At Walmart, using AI to watch the store
LEVITTOWN, NEW YORK — Inside one of Walmart’s busiest Neighborhood Market grocery stores, high resolution cameras suspended from the ceiling point to a table of bananas. They can tell how ripe the bananas are from their color.
When a banana starts to bruise, the cameras send an alert to a worker. Normally, that task would have relied on the subjective assessment of a human, who likely doesn’t have time to inspect every piece of fruit.
Welcome to Walmart’s Intelligent Retail Lab — the retail giant’s biggest attempt to digitize the physical store.
The thousands of cameras are a key feature of the lab, which officially opens inside this 50,000-square-foot store on Thursday. Walmart envisions using them, combined with other technology like sensors on shelves, to monitor the store in real time so its workers can quickly react to replenish products or fix other problems. The technology, shown to The Associated Press, will also be able to track when shelves need to be restocked or if shopping carts are running low. It can spot spills on the floor and even detect when cash registers need to be opened up before long lines start forming.
Walmart’s deep dive into artificial intelligence in its physical store comes as Amazon raised the stakes in the grocery business with its purchase of Whole Foods Market nearly two years ago.
That’s put more pressure on Walmart and other traditional retailers like Kroger and Albertson’s to pour money into technology in their physical stores. At the same time, they’re trying to keep food prices down and manage expenses.
Amazon has been rolling out cashier-less Amazon Go stores, which has shelf sensors that track the 1,000 products on its shelves.
Walmart’s online U.S. sales are still a fraction of Amazon’s online global merchandise empire, which reached $122.98 billion last year.
Walmart hopes to start scaling some of the new technology at other stores in the next six months, with an eye toward lowering costs and thus lower prices. As the shopping experience improves, the retailer expects to see higher sales.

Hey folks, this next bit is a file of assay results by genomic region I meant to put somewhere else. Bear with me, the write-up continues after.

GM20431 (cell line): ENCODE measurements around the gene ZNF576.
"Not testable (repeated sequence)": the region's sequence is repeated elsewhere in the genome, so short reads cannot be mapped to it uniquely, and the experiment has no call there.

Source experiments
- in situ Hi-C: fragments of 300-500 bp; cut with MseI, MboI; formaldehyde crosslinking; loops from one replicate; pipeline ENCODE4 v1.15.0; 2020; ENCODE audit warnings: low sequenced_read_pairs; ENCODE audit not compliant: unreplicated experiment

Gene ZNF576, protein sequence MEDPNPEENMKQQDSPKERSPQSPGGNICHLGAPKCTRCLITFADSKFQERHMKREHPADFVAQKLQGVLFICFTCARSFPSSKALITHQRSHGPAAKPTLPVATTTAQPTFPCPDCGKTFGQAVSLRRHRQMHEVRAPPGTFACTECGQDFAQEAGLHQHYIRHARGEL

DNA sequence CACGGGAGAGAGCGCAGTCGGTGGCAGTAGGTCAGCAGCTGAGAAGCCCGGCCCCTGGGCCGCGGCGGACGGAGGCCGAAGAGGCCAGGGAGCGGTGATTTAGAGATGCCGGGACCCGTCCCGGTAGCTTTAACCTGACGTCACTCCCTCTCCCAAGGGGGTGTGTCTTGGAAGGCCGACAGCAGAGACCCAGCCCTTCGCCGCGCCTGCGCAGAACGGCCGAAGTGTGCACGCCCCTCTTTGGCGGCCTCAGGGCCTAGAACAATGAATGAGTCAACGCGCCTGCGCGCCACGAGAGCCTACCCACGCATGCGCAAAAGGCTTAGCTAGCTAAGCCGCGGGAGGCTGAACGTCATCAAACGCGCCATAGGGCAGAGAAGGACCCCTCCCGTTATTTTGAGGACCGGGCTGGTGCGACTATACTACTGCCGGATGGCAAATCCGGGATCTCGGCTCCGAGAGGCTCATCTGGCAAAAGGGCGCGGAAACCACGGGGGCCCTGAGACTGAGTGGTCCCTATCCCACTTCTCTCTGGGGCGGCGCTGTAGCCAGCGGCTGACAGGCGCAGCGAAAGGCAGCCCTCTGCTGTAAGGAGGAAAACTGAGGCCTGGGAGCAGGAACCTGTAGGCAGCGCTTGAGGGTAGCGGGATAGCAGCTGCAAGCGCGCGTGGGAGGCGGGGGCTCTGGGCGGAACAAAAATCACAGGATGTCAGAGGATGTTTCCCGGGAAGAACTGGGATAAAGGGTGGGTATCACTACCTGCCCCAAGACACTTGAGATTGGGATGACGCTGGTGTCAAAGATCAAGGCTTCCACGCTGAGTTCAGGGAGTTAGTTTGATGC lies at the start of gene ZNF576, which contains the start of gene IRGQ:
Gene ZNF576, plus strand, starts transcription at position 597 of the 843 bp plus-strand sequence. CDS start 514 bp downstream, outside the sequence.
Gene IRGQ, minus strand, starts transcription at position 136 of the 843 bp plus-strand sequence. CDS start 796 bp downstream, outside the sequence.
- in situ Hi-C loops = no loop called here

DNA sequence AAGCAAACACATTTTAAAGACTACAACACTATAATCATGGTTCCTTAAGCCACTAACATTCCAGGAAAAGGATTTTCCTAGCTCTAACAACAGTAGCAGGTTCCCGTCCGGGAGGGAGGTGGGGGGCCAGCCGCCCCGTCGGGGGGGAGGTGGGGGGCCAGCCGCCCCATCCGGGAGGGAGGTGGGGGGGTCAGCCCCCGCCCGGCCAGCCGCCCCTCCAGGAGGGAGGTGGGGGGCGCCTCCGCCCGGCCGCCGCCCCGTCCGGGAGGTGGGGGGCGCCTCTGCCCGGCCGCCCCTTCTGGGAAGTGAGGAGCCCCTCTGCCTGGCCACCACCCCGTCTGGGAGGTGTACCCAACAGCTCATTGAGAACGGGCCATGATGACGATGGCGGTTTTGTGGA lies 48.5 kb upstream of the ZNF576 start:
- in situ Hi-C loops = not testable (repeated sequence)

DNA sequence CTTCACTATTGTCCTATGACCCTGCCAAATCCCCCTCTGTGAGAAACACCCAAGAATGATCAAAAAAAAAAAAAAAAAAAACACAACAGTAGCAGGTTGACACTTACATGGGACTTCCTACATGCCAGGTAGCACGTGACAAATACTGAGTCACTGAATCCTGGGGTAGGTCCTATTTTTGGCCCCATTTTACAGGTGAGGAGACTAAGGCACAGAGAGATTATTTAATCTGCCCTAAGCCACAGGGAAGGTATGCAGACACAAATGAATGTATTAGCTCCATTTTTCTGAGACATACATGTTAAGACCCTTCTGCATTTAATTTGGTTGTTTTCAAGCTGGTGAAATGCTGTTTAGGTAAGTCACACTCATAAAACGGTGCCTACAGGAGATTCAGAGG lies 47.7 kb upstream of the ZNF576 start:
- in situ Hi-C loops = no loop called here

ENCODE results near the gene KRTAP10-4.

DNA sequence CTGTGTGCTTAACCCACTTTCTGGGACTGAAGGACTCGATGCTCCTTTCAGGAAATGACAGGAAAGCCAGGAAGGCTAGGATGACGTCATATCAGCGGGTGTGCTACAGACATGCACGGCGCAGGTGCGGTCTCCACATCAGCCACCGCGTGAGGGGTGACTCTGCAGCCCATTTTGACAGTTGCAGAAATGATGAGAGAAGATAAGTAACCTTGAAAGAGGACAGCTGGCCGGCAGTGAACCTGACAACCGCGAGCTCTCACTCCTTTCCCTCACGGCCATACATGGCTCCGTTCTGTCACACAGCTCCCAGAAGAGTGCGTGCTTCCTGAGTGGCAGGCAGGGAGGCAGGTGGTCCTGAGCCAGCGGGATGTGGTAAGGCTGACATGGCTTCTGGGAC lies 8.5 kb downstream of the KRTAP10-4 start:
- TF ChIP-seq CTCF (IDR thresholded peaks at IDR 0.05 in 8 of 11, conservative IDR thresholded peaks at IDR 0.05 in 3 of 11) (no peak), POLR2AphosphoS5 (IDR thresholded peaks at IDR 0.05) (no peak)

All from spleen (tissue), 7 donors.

“We really like to think of this store as an artificial intelligence factory, a place where we are building these products, experiences, where we are testing and learning,” said Mike Hanrahan, CEO of Walmart’s Intelligent Retail Lab and co-founder of Jet.com, purchased by Walmart three years ago. “If we know in real time everything that’s happening in the store from an inventory and in stock perspective, that really helps us rethink about how we can potentially manage the store.”
Hanrahan says the cameras are programmed to focus primarily on the products and the shelves at this point. They currently do not recognize faces, determine the ethnicity of a person picking up the product or track the movement of shopper, he says. A glass enclosed data center at the back of the store houses nine cooling towers, 100 servers and other computer equipment that processes all the data.
There are signs throughout the store alerting and educating shoppers about how the store is being used as a lab. Still, all the cameras could raise privacy concerns.
“Machine learning fundamentally finds and matches patterns,” says Steven M. Bellovin, professor of computer science at Columbia University and an expert on privacy, who hasn’t seen the new Walmart AI Lab. But he says companies run into trouble where it starts to match the behavior to a specific customer.
Hanrahan says Walmart has made sure to protect shoppers’ privacy and also emphasized that it does not have cameras at the pharmacy, in front of the rest rooms or its employees’ breakrooms.
Walmart’s new living lab marks its second in a physical store. Last year, Walmart’s Sam’s Club opened a 32,000 square foot lab store, the quarter of a size of a typical Sam’s Club store. It’s using the store to test new features surrounding its Scan & Go App, which lets customers scan items as they shop and then buy from their phones, skipping the checkout line.
The retail lab is the third project from Walmart’s new incubation arm, created after the Jet.com acquisition as a way for the discounter to shape the future of retail.
It follows the launch of Jetblack, a shopping by text service aimed at affluent shoppers in New York. Walmart’s second incubation project to launch was Spatial&, a VR tech company. As part of the launch, it’s bringing tractor-trailers to some of Walmart’s parking lots of some of its stores so customer can experience DreamWorks Animation’s “How to Train Your Dragon” through virtual reality.
Hanrahan says the company is embracing the labs in stores because it can better understand the real ways that technology affects customers and workers. It also wants to educate shoppers.
Walmart has made a point to not hide the technology. Small educational kiosks are set up throughout the store. It plans to bring in local schools and communities.
Despite the signs and visible cameras, many shoppers including Marcy Seinberg from Wantagh, New York, didn’t seem to notice or care.
“I am not bothered by it,” Seinberg said. “If technology saves me money, I would be interested.”
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